- Plan Bee Beekeeping Project -
Some have Plan A; Tag has Plan Bee.
Tag is delivering a major project to modernise beekeeping in Myanmar (Burma) projected to impact on the lives of 100,000 people by building capacity of the beekeeping and honey production sector in Shan State that will improve employment, skills, nutrition and livelihood opportunities. The project is supported by the United Nations through its affiliate LIFT, a livelihood multi-donor fund for Burma that includes the EU, Australia, Denmark, France, the Netherlands, New Zealand, Sweden, Switzerland, the UK and the USA. The project builds upon a pilot and training in beekeeping already delivered in the country by Tag.
Myanmar is taking important steps towards democracy but lags behind in most areas of development. Together with the Myanmar Government’s Ministry of Livestock and several local community organisations, the project is introducing training and equipment, testing and adapting technologies to the local context to strengthen the capacities of local people to develop processing and marketing of organic honey and by products for local and international markets.
The project has initiated 19 Community-Based Enterprises, small cooperatives of new beekeepers, and is providing them with the necessary training and support to become successful small businesses. The project is also providing advanced training to existing beekeepers, and for the first time in Myanmar is providing training on artificial insemination of queen bees, which is crucial to a vibrant and productive honey industry.
Based in South Shan, one of four Myanmar states which account for two third of the country’s total food poverty and famous for its ethnic diversity and tourist attractions, an area that is also rich in natural resources, with agricultural production including mangoes, oranges, avocados, garlic, sunflowers, jujube, niger, wheat, rice and rich bio-diversified forests.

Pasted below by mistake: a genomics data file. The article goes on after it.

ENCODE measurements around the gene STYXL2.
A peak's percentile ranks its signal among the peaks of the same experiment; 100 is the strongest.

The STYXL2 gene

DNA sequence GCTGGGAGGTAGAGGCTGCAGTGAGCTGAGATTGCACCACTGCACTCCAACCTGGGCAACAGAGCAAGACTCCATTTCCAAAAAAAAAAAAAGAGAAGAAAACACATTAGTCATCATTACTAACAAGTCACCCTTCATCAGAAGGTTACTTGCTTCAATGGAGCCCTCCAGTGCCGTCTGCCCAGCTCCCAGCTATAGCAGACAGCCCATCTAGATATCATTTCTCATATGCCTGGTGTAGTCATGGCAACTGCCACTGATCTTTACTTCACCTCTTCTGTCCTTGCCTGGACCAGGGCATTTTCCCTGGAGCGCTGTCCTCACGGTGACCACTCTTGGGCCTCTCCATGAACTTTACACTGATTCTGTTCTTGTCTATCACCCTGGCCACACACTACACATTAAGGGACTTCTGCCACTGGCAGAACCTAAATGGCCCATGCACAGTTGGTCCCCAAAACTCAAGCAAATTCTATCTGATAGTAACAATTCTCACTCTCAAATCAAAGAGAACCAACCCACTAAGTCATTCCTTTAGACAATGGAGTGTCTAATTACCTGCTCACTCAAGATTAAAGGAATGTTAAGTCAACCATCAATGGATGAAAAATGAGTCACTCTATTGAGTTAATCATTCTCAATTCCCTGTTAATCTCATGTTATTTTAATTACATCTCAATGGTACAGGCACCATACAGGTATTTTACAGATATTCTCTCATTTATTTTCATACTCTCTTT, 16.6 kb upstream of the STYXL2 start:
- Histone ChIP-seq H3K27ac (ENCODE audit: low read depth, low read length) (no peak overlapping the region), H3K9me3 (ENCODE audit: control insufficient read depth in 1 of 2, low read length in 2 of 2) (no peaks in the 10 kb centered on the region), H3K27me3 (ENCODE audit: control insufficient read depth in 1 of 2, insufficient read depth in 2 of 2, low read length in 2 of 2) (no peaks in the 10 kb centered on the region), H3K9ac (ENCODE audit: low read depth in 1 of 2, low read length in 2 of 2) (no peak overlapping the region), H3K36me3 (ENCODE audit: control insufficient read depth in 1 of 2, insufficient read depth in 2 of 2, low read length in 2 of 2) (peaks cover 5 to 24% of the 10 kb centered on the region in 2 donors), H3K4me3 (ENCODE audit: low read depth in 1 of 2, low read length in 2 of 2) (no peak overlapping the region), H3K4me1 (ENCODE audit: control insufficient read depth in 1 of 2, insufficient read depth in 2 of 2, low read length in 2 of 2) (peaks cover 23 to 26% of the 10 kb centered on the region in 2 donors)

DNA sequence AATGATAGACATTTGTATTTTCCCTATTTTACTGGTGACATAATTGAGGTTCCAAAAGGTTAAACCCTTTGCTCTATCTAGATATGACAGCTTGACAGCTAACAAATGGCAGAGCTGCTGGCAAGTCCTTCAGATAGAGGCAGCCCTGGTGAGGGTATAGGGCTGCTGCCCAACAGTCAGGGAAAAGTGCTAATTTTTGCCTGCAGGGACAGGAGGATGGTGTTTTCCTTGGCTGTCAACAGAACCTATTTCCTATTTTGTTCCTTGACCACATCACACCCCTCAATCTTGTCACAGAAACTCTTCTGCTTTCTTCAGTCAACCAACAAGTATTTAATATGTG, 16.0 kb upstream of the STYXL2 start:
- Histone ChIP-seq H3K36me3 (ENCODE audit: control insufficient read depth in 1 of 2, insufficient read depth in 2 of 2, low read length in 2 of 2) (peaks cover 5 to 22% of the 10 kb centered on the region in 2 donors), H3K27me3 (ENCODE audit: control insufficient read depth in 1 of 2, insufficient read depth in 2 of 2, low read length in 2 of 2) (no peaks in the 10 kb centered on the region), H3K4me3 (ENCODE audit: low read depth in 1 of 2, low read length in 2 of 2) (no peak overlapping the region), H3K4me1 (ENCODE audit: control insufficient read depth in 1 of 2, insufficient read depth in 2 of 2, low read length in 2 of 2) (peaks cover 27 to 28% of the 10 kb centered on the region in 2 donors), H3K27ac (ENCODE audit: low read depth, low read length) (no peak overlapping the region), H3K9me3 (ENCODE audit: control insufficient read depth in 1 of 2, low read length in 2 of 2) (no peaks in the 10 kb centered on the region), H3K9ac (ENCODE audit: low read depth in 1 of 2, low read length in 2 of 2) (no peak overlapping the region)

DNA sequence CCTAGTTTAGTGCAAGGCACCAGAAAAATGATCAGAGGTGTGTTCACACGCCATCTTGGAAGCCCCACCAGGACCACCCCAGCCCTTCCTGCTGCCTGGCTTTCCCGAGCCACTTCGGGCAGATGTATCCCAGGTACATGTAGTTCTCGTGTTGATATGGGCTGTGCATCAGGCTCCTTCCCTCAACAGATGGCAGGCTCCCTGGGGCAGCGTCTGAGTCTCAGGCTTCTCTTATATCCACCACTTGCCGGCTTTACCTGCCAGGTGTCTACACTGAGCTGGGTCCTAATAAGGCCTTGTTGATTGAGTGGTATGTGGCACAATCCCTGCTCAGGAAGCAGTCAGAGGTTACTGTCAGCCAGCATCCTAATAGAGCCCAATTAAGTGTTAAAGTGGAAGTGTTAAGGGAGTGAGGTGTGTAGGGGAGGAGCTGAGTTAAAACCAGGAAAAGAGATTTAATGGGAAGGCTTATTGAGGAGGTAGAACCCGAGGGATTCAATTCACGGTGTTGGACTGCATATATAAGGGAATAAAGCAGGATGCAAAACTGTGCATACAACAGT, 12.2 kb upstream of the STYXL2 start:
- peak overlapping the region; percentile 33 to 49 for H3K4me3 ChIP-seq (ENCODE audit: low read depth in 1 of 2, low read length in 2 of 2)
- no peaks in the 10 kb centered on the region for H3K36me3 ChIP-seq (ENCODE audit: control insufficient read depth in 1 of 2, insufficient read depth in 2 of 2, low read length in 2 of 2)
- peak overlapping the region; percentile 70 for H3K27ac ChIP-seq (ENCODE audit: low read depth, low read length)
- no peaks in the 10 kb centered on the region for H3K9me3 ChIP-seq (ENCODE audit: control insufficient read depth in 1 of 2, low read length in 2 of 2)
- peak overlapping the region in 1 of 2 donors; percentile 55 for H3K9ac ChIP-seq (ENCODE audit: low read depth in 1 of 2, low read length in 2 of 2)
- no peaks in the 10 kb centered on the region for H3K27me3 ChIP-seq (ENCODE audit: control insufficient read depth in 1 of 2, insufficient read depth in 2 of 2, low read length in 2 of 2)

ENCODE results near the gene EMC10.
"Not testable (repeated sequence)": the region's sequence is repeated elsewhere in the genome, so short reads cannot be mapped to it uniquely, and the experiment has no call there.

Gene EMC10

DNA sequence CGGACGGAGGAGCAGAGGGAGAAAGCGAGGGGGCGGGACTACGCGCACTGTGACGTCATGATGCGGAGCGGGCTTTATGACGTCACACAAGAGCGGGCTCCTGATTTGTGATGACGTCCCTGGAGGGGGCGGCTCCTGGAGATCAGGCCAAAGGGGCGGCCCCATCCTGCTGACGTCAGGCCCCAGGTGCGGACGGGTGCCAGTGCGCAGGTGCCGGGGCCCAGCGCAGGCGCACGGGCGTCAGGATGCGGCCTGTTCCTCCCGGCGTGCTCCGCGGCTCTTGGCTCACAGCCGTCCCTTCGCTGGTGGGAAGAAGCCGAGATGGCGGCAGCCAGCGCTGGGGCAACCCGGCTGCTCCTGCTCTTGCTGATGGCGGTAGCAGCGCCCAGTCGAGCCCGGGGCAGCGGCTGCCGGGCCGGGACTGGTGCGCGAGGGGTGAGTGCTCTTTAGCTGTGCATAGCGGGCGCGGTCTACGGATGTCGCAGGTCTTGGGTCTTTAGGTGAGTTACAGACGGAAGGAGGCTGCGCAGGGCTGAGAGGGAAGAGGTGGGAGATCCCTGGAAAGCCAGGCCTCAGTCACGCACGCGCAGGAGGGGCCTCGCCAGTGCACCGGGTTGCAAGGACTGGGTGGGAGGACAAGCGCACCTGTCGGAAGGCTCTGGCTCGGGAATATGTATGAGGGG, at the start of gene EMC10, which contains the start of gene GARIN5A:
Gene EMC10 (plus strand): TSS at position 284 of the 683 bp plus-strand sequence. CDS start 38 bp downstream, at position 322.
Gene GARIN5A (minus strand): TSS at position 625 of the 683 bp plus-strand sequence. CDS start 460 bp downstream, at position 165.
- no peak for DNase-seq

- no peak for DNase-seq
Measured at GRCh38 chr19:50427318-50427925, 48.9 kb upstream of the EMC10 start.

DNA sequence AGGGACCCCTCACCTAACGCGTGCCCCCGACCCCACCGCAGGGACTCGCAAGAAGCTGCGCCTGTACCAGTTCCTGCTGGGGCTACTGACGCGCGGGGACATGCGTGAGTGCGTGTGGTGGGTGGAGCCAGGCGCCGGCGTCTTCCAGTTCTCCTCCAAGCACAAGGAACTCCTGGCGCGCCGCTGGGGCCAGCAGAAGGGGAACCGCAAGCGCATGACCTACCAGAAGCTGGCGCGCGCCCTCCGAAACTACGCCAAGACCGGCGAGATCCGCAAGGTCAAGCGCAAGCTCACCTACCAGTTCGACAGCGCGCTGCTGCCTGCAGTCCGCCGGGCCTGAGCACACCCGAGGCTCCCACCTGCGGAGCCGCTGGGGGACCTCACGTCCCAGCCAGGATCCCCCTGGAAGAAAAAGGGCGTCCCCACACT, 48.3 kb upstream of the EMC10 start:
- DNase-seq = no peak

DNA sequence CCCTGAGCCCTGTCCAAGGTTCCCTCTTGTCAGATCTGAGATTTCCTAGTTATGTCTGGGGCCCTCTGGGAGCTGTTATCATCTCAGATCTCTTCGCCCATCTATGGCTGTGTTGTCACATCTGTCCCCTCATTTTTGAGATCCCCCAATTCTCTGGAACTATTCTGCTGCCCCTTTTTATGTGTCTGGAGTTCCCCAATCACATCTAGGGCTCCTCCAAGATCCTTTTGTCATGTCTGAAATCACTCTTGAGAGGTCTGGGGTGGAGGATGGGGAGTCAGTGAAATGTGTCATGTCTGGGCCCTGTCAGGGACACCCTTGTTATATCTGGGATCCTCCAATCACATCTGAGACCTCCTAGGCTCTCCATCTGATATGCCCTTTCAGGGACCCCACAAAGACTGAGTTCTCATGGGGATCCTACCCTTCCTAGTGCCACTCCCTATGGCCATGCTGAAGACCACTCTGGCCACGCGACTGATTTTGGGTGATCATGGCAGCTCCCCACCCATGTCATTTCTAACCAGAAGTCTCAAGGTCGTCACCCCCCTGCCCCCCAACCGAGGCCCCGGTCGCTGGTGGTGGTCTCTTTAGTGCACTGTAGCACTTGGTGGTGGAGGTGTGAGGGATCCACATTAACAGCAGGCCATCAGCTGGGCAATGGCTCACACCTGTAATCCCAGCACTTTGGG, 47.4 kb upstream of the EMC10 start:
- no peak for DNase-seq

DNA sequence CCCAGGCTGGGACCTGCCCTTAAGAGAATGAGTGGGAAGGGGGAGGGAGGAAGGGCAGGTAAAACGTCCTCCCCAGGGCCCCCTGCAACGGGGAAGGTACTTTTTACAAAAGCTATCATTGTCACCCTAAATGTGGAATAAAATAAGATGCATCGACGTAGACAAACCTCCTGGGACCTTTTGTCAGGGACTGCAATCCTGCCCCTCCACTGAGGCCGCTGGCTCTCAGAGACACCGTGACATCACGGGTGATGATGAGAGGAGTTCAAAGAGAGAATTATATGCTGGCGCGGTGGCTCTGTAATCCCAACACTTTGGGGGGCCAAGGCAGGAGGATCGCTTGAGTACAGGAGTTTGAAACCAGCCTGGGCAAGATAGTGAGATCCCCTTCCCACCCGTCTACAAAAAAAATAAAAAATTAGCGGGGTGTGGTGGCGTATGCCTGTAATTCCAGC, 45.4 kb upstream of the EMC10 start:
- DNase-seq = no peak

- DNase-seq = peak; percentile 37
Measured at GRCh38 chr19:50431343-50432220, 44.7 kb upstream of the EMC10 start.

Run by a team of 20 staff, with offices in Yangon, Pindaya and Aung Ban, Tag is working hard to deliver an inclusive project, helping some of the most vulnerable people, including landless, youth, women and households with disability.
The project is contributing to poverty alleviation in this region not only directly by offering attractive alternative and sustainable income generating opportunities along with all the necessary inputs of training, knowledge, equipment and capacity-building, but also indirectly because beekeeping and pollination can support agricultural interventions and small to medium enterprise promotion.
For vulnerable and landless people, bee-keeping offers a fantastic opportunity to improve their livelihoods. Bee-keeping enables multiple benefits that are hard to replicate with any other agro-related industry:
- Honey is a high value ‘crop’ and generates a high income
- Produces wax, propolis and other bee-produced materials
- Honey is highly nutritious
- Honey has medicinal value
- Aids pollination of crops, dramatically increasing their quality and quantity
- Bee-keepers can earn additional income from pollination services to farmers
- Does not require land ownership, thereby empowering women, youth, landless and vulnerable people